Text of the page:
Deep off Glenashley I peeled off to starboard, as if heading straight out to sea. To retain the comfort I wanted I had to reduce speed a bit and reset her trimming and at 17 knots acquired the comfort I required. More important than straight running, I put her through a number of figure-of-eight tracks to see how she reacted to speeds from slow troll up to seven knots. By doing this I could get both the craft’s reaction to the total exposure of all the prevailing sea conditions, and judge her wake for trailing plastic at between 5.5 and seven knots. Being a mono, I found she pushed a very tight wake that only seemed to spread out at about eight knots. Under the prevailing conditions I didn’t experience the dreaded wind-driven spray when trolling in a beam sea. She tends to throw chine spray from about midships aftwards, and in strong winds there may be a need for the crew sitting aft to wear wet weather gear. The question always asked when running a monohull in a big following sea is: “Does she yaw?” The swell and wind combination wasn’t sufficient to test this aspect, but I feel that with crew weight distributed aft and the motors trimmed bow up, she would use her substantial planing straiks and the softening of her deep vee at the point just forward of the centre console to minimize yawing.
All in all, I enjoyed her overall ride and must give both Grantley and Ryan a lot of praise for producing a craft that rides and performs so well. Over the last four years, practical use and owner requirements have fine-tuned the deck layout of this craft. And I feel that, if possible, it is now ideally set up to suit the vast majority of applications this craft can be used for. For everything from jigging and game fishing to trolling for billfish, the Explorer Evo 19 is a craft in her class that really needs to be seriously looked at.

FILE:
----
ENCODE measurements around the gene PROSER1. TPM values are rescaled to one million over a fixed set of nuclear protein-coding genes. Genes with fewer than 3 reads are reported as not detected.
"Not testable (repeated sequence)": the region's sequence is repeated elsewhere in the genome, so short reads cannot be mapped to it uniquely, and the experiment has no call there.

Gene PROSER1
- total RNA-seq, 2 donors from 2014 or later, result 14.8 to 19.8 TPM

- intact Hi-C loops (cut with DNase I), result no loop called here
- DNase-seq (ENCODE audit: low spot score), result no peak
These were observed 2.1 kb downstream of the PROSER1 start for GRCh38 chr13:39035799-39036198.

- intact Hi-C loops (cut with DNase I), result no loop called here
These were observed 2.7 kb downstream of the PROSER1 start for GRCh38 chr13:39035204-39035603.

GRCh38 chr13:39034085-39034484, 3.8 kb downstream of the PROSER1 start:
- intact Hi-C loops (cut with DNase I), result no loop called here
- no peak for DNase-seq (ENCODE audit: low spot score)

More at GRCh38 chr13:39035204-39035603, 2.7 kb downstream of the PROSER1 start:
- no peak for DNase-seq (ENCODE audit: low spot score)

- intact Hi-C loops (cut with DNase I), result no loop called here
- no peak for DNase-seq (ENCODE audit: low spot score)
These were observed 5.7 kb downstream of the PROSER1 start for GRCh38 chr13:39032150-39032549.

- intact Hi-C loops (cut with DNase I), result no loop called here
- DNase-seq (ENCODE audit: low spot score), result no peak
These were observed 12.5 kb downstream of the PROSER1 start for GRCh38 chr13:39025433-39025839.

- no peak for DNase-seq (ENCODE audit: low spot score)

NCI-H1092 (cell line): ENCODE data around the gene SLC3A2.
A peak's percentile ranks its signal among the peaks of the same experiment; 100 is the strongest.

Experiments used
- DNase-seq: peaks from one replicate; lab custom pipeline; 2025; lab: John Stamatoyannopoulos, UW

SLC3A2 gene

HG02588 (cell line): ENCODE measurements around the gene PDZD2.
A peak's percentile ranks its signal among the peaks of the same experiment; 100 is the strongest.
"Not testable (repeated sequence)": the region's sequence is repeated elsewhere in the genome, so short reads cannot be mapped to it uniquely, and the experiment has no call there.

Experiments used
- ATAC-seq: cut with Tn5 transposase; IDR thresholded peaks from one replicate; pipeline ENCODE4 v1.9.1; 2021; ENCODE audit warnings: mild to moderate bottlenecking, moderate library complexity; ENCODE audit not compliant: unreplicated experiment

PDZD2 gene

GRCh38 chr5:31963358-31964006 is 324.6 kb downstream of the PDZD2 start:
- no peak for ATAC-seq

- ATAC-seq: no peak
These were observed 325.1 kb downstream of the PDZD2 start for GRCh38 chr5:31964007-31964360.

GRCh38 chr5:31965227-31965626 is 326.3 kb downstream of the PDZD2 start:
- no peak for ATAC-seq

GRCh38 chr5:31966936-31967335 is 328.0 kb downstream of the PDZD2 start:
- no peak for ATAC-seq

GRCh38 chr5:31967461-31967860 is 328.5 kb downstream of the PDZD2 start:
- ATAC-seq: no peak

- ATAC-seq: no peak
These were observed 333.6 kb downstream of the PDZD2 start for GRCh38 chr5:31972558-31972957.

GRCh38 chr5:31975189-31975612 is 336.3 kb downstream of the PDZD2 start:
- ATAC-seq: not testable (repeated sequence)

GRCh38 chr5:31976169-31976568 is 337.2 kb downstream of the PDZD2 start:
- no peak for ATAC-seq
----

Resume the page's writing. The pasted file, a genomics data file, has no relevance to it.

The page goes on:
As I mentioned, this boat has been continuously upgraded over the last few years, and I’ve witnessed the changes and appreciated how these improvements have enhanced the craft’s usability. A centre console configuration inevitably requires practical adjustments over and above those required in a forward console craft. It’s all about the correct siting of the console itself along with all the lockers and hatches required on a sportfishing craft. The helmstation itself provides the skipper with both a perfectly designed “pulpit” to work from and allows the crew adequate space to stand next to the skipper when travelling, and the walkaround ability many like to have when fishing.
As I intimated, practical use of the craft and has led to fine-tuned hatch sizes and positioning to not only maximise space, but also allow for effective use while actually fishing. An example of this is having the large fish hatch situated laterally aft of the rear seat and ahead of the transom. This latter feature is contrary to what we have become used to where the hatch is sited longitudally which has become a necessity because of the twin hull sponsons. Having a personal preference for a forward console when it comes to offshore fishing, especially when billfishing, I hope to see a forward console model in the near future. In final summation, I believe the Explorer Evo 19 is a very efficient hull considering her overall size and power requirement as well as the on-sea comfort of its ride. It is also an example of how the builders and purveyors of this craft have bent over backwards to fine-tune its on-water performance as well as fishability. She’s well worth a second look if you’re in the market for an offshore fishing craft.